JonB makes some interesting points. He is one of my favorite posters. However, I am going to disagree with my friend here. I respect his experience and know he is accurate in what he says about the 70's. I was there too. We are experiencing inflation right now. You only have to look at your grocery bill to see this. Bear with me here, this is about sailboat prices. You just have to read a bit to get there...
Gasoline is up 80% or so over the last five years and shows no sign of going back down. It never will. At the same time, property and the possessions one normally collects, have devalued over this same time. What the heck is going on here ?? If we have inflation, everything goes up, right ? Well, the collapse of a stable middle class is causing this.
Since the 70's, this country has lost over 8 million stable jobs in manufacturing. The kind of job where you could count on many consistent years of employment, at three times minimum wage or better. Stable jobs allow people to make long term borrowing commitments. The planners who think that the service industries can make up for this loss just don't get it. You cannot sell each other pizza and do each other's laundry to have an economy. One only has to look at all the empty chain restaurants coast to coast to see this is true. These are not long term jobs. The rush to buy farmland last year, doubling the per acre cost, indicates the strategic planning of folks who have a dozen or so millions to preserve and spend more on financial planning than we can imagine. They bought farmland because there is nothing else secure to invest in, for the long term.
OK, so what has this got to do with sailboat prices??? I'm getting there. In the time from '96 to 2006, things were good and credit was easy. The calm before the storm. People used tactical, i.e. short term planning. There was little effort spent looking at the strategic, i.e. long term situation. I think we all knew it wasn't going to last, and we all got what we could while we still could. What the heck. We survived the Dot Com bubble, and before that, the savings and loan crisis. How bad could the housing bubble be ? People bought expensive boats, houses, and whatever else they saw as having long term value. They expected inflation, so they got it now.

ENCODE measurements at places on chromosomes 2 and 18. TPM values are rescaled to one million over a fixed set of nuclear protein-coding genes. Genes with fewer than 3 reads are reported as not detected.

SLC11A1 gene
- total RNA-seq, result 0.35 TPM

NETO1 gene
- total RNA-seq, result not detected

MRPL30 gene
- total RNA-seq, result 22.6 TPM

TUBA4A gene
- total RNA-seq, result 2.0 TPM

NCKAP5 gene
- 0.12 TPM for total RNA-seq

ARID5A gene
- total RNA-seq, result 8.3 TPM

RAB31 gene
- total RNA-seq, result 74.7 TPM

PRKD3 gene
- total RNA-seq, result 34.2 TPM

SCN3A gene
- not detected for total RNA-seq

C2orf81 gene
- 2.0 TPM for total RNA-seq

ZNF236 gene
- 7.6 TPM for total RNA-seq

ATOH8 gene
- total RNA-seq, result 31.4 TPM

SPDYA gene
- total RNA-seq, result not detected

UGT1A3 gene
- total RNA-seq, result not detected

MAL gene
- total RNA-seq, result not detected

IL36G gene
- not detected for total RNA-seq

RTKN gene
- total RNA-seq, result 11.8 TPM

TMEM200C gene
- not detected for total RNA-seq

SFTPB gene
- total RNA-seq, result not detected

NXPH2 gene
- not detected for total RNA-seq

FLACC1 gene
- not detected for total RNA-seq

The end of the middle class brought this ability to service credit, to an end. In an environment of fear, people hoard and do not lend. House loans are at an all time low interest rate. Try to qualify for one working at a chain restaurant. Can't be done. So the people who normally would get a loan for a used boat, for various reasons, will not be getting that loan. If you cannot say with certainty that you can pay the loan, you can't get it. All of a sudden, we have a cash economy. Nobody keeps cash, just as JonB has said. Cash shrinks if you don't buy stuff with it. But now, the stuff you buy with cash shrinks too ! Because we are all cash short. We are used to walking down to the bank and getting the cash to purchase this next item, whatever it is. Now we have to do this with what's in our pockets and that, my friends, is almost nothing. We have been conditioned by years of experience not to have cash and to leverage our credit to get ahead. That is a model that is no longer valid. This is exactly why the sailboat market has "sunk" if you pardon the metaphor.
There are other factors as well. Demographics, fewer sailors and such. The actual value of a dollar in terms of how much oil/gold/cheese, whatever, that you can buy with it. Fear, and the fear is justified ! The Universe is 14 billion years old, the debt is 14 trillion. The government has borrowed $1000/year, SINCE THE BEGINNING OF TIME. If that doesn't scare you, you are a rock !
Those factors and more, can nuance the causation but cannot change the results. If it weren't for girls, I think I'd crawl into a hole and stay there. What sells boats, is the belief that there is something better to come, that life is worth living, and is most certainly is ! The girls, the children, and that next sunrise over the water, are all worth whatever we can do to make it all happen. So we all collect the deposit cans, work a little overtime, and turn down the thermostat, to make it all happen.
"Ulysses" - Alfred Tennyson
Last edited by TomandKarens34; 01-03-2012 at 10:25 AM.
Reason: wording incorrect